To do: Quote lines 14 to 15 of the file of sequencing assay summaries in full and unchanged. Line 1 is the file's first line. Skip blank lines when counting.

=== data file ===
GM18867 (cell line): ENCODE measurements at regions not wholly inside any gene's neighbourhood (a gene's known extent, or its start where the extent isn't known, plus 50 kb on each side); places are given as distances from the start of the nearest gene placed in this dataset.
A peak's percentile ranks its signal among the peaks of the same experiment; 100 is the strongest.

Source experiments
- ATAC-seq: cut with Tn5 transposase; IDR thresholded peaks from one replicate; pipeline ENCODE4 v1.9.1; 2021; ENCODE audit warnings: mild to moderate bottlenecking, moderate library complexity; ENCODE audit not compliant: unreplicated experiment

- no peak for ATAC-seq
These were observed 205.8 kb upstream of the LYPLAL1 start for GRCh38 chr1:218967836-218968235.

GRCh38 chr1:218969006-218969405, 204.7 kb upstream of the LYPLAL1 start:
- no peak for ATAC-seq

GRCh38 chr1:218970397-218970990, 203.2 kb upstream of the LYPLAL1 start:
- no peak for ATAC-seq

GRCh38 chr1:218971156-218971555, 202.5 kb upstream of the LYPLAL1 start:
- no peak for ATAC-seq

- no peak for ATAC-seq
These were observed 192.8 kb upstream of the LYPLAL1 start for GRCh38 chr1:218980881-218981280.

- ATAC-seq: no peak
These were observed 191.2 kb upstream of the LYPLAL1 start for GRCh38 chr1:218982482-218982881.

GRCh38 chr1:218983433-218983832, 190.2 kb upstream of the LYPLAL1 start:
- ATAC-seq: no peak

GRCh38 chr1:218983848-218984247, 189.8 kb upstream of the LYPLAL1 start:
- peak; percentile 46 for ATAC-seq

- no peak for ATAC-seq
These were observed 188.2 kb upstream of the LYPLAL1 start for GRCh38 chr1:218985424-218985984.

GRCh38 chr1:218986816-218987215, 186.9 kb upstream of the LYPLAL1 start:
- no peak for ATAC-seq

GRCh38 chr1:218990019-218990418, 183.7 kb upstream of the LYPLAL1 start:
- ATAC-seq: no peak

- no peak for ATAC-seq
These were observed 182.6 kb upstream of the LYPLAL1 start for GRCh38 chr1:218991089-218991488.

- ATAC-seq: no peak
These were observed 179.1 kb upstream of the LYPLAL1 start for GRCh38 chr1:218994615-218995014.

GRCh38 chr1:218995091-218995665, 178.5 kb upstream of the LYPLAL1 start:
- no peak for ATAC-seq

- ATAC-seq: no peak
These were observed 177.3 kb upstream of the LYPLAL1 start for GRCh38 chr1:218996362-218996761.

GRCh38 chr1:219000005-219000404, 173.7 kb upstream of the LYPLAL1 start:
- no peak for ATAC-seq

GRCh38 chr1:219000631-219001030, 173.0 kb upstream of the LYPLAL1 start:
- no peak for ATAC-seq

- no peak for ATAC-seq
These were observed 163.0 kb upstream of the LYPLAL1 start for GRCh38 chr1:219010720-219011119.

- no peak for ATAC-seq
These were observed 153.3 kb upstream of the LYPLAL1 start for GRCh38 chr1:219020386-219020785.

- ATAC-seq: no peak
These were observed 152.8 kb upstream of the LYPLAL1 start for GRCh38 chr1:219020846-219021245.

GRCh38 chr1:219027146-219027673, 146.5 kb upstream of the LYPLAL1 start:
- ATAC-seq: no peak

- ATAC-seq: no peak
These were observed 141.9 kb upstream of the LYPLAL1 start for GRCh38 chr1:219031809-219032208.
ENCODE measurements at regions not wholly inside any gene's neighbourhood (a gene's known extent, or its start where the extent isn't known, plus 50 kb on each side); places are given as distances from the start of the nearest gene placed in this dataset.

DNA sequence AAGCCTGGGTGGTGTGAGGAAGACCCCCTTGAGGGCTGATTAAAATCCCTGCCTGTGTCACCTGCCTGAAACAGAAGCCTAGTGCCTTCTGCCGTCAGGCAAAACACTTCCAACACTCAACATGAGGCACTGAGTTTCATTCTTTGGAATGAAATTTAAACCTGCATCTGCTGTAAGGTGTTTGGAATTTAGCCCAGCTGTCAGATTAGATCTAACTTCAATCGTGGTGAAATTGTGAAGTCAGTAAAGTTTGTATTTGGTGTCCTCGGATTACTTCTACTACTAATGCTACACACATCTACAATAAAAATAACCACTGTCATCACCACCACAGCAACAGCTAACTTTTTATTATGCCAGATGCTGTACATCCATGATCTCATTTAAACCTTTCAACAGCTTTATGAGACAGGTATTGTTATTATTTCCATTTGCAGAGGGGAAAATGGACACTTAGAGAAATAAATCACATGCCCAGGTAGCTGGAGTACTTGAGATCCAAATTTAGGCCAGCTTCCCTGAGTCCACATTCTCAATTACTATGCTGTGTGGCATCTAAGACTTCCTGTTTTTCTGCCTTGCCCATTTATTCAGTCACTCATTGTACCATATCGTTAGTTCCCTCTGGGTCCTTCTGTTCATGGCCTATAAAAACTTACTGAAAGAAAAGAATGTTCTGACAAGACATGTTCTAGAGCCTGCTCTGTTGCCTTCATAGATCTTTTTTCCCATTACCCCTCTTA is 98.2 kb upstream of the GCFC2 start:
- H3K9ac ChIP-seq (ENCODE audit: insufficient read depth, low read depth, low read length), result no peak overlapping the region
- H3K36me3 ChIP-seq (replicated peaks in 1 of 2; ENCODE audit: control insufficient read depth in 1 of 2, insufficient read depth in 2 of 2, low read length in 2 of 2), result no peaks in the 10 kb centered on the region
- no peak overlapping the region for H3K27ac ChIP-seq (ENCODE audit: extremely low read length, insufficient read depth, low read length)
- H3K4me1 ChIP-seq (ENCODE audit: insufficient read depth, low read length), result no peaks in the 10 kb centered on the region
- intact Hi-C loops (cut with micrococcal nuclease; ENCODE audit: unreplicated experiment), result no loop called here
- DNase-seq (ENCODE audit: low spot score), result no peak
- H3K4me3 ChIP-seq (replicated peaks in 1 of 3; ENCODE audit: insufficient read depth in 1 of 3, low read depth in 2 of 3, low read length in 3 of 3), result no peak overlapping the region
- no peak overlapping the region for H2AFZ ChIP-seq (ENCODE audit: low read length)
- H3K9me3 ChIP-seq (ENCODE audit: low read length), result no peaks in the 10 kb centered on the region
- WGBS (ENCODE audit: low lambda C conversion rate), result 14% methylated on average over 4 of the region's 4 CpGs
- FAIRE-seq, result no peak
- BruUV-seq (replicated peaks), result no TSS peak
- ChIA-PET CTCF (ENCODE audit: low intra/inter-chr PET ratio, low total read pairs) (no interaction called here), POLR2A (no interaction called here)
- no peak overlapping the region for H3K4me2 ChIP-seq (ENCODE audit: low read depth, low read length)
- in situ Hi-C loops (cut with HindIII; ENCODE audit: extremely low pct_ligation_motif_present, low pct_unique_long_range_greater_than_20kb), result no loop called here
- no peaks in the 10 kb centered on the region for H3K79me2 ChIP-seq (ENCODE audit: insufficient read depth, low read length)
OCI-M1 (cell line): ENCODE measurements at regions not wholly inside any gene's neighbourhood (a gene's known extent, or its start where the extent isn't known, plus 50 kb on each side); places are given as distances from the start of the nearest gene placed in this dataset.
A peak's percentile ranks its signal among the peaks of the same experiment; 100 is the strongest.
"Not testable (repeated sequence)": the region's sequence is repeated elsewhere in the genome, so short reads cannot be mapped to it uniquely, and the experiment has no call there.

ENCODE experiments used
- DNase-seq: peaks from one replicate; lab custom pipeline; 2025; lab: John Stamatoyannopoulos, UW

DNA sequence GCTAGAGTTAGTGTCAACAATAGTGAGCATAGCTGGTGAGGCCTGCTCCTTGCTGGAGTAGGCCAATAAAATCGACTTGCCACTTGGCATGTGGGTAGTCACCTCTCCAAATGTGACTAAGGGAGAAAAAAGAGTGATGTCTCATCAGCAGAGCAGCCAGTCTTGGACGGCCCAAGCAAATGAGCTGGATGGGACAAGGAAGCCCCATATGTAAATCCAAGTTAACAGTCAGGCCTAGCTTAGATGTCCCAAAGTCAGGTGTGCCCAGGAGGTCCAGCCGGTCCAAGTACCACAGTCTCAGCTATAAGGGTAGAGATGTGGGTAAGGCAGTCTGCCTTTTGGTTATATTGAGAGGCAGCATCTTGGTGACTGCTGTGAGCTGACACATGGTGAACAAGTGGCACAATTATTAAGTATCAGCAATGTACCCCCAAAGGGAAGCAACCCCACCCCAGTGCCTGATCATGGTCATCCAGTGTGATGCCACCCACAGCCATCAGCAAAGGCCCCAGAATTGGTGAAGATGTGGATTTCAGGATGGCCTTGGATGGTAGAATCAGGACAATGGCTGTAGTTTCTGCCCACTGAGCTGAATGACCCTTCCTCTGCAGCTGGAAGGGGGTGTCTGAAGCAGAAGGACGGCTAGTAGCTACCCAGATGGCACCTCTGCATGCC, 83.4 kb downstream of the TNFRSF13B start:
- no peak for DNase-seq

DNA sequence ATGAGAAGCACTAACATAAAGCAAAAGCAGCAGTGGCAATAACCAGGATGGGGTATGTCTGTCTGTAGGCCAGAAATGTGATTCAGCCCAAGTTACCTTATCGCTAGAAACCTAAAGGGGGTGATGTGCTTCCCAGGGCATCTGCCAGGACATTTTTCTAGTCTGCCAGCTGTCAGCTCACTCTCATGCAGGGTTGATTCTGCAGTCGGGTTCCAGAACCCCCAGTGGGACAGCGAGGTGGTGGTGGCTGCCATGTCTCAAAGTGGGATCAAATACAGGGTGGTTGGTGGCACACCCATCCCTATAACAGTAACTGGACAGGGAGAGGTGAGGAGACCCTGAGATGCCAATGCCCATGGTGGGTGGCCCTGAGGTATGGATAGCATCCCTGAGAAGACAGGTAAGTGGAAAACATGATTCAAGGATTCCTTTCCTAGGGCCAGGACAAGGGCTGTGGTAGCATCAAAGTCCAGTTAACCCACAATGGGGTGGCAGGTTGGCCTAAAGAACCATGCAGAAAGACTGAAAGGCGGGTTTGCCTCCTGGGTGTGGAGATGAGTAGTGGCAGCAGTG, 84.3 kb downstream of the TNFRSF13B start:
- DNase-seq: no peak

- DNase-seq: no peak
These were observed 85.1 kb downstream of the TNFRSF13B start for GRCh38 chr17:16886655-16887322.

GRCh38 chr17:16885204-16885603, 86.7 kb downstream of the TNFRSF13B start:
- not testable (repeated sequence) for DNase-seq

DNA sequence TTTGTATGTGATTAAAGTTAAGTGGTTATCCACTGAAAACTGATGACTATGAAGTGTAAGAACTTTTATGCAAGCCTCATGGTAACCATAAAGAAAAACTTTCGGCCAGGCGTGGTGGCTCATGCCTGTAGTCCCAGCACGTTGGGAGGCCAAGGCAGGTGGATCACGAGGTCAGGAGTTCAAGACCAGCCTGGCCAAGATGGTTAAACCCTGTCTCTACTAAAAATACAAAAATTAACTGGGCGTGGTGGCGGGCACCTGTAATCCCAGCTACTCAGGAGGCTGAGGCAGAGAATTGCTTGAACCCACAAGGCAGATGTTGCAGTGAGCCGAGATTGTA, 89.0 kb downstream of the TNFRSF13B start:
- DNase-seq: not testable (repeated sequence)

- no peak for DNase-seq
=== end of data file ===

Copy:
These were observed 192.8 kb upstream of the LYPLAL1 start for GRCh38 chr1:218980881-218981280.

- ATAC-seq: no peak